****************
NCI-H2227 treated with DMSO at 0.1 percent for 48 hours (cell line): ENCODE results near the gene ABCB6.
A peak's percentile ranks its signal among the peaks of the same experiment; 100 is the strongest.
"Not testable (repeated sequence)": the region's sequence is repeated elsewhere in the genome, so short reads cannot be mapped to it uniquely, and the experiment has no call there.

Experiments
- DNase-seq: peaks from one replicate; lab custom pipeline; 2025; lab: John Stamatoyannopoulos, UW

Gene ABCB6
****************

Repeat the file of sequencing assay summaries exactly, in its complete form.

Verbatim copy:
NCI-H2227 treated with DMSO at 0.1 percent for 48 hours (cell line): ENCODE results near the gene ABCB6.
A peak's percentile ranks its signal among the peaks of the same experiment; 100 is the strongest.
"Not testable (repeated sequence)": the region's sequence is repeated elsewhere in the genome, so short reads cannot be mapped to it uniquely, and the experiment has no call there.

Experiments
- DNase-seq: peaks from one replicate; lab custom pipeline; 2025; lab: John Stamatoyannopoulos, UW

Gene ABCB6